Today is National Peanut Brittle Day.
While I’ve never had anything against Peanut Brittle, it wasn’t one of my favorite things to eat, back when I still ate sweets.
Maybe, because as a kid, you go through that phase where all your teeth are falling out. That time when the baby teeth finally leave the body, and we get our permanents in. The normal time period for this begins when a kid hits about six years old. And those teeth keep dropping out until the 12th year.
So there we are, for six young years of our lives, with a bunch of piano keys hanging from our gums, waiting to fall, or be yanked from our mouths at any moment.
When the first one goes, it is pretty traumatic. And it is a big dang deal. Invitations get sent out to all the relatives. There is a Go Fund Me Page for the young traumatized victim of the tooth loss. The Tooth Fairy flies all the way in from Las Vegas on a weekend night. Not everything stays in Vegas. It is big.
But, by the time the poor schlep hits 12, no one is really paying attention anymore. There we all are. Sitting around the dinner table, eating Pot Roast, and Gravy, and such, and Kyle spits something in his hand, and murmurs, “Whelp. Lost another tooth.” He places it on the tablecloth, and someone says, “Just keep it away from the gravy boat, boy.”
That’s how life goes with a lot of things. We get jaded. Inured.
Oh. The Peanut Brittle. Yes, so, for those entire six years, eating things like Peanut Brittle is a little dicey. Same with Taffy, or Bit-O-Honey. It leaves that slight post traumatic stress disorder in its wake. At least, for me, that was the case.
At every holiday gathering, or most certainly at Christmas, Aunt Trudy would pull out her world famous foil wrapped plates of Peanut Brittle. Batches, they were called. “I made a fresh batch of Peanut Brittle.” As soon as I’d hear those words, I would shudder a bit. The flavor was always good, but the ceremony was completely unkind. I had a nervous tick in my left eye, when she’d hand around the plate.
Being the trooper, and not wanting to offend Aunt Trudy, I would always take a piece or two. From the batch. I would try to finagle it into the back of my mouth, where the molars were, and go at it that way. But holy-be-goodness, it would always rock around in my mouth, with all those flopping teeth. Always. A real crap shoot.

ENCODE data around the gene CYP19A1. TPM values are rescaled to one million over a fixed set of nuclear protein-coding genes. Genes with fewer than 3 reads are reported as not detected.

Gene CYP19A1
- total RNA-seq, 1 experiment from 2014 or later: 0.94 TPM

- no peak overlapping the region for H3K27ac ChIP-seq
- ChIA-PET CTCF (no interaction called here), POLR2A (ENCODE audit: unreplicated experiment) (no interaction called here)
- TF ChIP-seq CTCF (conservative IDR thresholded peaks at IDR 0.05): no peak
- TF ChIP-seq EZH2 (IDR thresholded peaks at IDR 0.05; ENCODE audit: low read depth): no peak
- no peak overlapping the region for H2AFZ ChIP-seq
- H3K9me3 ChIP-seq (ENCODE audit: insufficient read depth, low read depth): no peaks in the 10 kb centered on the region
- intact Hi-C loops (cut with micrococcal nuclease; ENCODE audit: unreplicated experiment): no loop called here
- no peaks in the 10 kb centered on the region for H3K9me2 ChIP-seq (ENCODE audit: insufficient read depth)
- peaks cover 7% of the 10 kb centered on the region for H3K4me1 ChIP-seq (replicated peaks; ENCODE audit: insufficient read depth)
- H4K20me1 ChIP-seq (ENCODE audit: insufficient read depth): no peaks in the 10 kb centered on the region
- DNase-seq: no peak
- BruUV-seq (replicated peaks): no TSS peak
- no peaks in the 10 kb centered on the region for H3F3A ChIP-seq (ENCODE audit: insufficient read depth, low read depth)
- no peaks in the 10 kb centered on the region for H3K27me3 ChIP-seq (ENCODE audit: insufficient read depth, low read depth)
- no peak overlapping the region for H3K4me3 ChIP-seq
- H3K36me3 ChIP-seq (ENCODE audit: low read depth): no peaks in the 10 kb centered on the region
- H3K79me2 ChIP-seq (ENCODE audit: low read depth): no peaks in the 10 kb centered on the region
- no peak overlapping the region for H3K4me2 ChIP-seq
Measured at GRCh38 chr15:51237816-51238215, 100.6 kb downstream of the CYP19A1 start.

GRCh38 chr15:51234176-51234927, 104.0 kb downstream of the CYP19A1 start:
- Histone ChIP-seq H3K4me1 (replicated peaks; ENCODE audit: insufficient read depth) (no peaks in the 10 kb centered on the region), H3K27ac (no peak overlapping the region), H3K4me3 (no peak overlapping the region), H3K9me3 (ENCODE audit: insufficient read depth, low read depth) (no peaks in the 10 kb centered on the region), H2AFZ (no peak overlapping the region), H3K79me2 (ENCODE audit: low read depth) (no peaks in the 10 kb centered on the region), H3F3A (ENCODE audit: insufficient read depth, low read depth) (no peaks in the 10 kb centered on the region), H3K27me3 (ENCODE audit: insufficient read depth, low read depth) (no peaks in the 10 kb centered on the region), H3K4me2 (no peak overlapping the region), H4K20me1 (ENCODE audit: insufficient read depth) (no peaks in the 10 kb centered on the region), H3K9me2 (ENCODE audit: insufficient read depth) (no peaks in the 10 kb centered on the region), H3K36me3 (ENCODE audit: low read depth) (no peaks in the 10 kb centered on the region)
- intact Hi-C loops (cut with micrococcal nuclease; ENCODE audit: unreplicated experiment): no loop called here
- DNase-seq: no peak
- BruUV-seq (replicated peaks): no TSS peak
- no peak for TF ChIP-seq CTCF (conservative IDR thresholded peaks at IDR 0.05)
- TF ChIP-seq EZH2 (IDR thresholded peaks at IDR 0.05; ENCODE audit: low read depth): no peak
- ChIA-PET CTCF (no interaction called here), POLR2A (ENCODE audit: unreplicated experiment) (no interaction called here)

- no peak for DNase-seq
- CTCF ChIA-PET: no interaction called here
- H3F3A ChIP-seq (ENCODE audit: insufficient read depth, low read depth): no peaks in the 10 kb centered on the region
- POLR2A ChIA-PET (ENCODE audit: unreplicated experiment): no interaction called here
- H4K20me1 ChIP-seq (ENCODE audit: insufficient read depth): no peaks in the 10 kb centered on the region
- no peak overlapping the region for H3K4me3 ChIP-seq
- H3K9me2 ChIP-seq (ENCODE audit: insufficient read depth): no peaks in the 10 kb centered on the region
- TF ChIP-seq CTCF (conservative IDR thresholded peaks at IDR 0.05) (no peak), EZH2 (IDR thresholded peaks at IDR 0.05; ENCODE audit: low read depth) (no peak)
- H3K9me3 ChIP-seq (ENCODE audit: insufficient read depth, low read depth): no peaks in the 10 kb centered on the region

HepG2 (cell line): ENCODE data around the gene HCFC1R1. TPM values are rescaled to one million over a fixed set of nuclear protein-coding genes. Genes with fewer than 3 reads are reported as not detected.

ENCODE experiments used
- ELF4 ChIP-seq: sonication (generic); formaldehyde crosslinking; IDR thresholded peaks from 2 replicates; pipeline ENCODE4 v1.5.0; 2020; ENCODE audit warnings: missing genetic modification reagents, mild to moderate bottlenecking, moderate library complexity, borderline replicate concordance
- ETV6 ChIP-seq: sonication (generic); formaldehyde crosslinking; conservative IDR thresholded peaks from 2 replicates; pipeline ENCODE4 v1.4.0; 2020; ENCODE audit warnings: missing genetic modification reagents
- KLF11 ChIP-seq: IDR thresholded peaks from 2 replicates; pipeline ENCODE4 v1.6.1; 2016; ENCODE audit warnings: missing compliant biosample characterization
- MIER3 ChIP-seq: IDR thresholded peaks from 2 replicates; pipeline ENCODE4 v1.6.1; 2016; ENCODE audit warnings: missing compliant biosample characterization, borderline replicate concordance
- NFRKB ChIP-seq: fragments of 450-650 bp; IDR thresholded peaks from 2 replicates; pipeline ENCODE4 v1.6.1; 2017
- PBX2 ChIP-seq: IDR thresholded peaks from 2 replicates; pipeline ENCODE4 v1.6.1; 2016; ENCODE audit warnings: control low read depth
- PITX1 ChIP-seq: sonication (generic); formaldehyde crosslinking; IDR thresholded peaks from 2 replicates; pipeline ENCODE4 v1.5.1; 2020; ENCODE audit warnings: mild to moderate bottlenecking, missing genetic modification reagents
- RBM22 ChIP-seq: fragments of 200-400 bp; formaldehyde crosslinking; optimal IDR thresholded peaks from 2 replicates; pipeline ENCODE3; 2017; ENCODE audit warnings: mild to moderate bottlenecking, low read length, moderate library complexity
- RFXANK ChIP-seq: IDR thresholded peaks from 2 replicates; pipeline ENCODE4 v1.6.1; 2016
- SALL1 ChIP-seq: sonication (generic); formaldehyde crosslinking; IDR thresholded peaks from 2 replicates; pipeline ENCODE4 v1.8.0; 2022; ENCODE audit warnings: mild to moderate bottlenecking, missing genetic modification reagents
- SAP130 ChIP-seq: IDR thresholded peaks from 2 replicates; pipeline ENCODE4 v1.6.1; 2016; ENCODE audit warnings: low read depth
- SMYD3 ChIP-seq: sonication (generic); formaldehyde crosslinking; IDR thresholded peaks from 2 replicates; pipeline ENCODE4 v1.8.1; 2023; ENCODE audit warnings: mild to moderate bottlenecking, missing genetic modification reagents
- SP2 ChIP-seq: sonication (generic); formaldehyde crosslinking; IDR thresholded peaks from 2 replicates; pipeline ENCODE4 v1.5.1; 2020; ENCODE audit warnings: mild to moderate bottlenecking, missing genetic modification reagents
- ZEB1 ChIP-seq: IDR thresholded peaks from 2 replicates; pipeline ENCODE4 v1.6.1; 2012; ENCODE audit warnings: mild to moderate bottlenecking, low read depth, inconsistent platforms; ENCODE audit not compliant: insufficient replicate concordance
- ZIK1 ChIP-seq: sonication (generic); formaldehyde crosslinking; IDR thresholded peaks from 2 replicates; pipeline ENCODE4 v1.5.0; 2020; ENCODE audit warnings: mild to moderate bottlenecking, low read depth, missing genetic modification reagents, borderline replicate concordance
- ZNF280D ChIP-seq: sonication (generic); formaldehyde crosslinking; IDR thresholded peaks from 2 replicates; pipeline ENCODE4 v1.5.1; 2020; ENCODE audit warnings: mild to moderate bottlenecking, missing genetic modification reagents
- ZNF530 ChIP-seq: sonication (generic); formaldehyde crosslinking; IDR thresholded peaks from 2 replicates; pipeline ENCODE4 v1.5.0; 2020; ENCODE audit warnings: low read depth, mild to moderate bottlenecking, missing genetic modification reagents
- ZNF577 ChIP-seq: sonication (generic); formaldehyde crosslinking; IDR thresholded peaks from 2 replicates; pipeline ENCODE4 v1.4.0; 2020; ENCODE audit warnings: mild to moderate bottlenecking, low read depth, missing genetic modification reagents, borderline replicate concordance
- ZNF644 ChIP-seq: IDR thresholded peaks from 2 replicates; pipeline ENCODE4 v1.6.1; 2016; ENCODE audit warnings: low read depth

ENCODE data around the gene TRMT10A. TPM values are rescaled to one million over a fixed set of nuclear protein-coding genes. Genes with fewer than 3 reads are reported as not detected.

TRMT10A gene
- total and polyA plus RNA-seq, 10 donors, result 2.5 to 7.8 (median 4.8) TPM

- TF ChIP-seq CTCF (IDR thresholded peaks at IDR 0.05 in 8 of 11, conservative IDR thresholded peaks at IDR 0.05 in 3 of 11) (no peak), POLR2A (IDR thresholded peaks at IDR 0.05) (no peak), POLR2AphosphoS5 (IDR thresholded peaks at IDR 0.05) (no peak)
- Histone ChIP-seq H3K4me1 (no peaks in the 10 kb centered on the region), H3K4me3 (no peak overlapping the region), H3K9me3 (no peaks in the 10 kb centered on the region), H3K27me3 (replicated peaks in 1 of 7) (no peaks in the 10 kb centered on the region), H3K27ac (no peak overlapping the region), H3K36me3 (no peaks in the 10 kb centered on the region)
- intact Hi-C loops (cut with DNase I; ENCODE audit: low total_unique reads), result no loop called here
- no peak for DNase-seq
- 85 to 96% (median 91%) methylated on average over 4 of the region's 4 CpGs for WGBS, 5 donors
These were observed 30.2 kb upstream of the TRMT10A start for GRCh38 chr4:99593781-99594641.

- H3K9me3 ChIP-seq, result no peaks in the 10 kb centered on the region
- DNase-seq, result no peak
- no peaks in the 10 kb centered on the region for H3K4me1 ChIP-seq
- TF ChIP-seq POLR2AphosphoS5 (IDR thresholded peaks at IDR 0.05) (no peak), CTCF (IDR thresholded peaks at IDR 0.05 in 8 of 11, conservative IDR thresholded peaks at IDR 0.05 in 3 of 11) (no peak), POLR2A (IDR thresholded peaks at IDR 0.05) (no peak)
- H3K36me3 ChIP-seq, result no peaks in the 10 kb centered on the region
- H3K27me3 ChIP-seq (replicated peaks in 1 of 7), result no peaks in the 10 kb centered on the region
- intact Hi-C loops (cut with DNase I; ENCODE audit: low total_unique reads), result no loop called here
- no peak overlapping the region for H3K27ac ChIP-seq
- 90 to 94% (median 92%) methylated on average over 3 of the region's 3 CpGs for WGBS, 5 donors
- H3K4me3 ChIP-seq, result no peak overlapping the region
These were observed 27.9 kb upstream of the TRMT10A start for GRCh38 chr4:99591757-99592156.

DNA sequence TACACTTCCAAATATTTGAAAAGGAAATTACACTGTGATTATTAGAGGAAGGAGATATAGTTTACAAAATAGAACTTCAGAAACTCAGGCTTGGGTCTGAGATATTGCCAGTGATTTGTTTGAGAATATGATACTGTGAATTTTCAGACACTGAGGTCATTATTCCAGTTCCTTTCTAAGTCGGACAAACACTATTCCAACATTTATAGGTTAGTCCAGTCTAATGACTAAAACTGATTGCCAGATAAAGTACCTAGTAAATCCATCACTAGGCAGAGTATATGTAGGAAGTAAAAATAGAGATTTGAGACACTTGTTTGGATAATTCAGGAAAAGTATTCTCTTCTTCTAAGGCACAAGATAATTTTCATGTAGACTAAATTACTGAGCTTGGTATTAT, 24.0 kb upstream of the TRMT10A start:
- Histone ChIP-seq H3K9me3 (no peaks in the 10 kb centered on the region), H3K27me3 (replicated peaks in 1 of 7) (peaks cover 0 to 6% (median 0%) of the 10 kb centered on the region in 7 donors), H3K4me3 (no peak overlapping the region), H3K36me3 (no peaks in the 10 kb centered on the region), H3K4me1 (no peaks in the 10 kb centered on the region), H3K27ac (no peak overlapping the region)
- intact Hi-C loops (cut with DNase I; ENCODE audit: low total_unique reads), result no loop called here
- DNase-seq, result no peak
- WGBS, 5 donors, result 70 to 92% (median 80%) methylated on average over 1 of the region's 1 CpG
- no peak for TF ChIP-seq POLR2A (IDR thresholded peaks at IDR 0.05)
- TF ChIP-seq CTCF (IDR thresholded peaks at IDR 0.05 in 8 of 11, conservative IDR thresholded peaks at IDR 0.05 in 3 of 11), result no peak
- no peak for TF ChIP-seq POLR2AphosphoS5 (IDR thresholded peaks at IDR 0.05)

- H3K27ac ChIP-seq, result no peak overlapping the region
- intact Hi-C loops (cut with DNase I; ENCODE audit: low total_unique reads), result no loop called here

For the record, I don’t think I ever lost a tooth eating Peanut Brittle. But to this very day, I am marked. A few months ago, someone brought a “batch” to a Board Meeting. Unfailingly, they say, “I made a fresh batch of Peanut Brittle.” I think people say this, because they WANT you to know it is fresh. How would you tell otherwise, if it was one hour old, or one month old? But there were all my fellow board members, making terrible faces as they bit down on the brittle. All of them scrunching their eyes and noses, tensing their mouths, as they crunched, just waiting for a tooth to chip.
It scared me. It scared me as a kid, I suppose.
I just wished someone would have made Peanut Butter Pie, instead. Or Tapioca Pudding. I liked Tapioca Pudding when I was six. That National Day is July 15.
But for today, we will have to be glad for Peanut Brittle. One of life’s backhanded pleasures. I suppose.
“Face your life, its pain, its pleasure, leave no path untaken.”
― Neil Gaiman, The Graveyard Book
“Melancholy is the happiness of being sad.”
― Victor Hugo
“Give them pleasure. The same pleasure they have when they wake up from a nightmare.”
― Alfred Hitchcock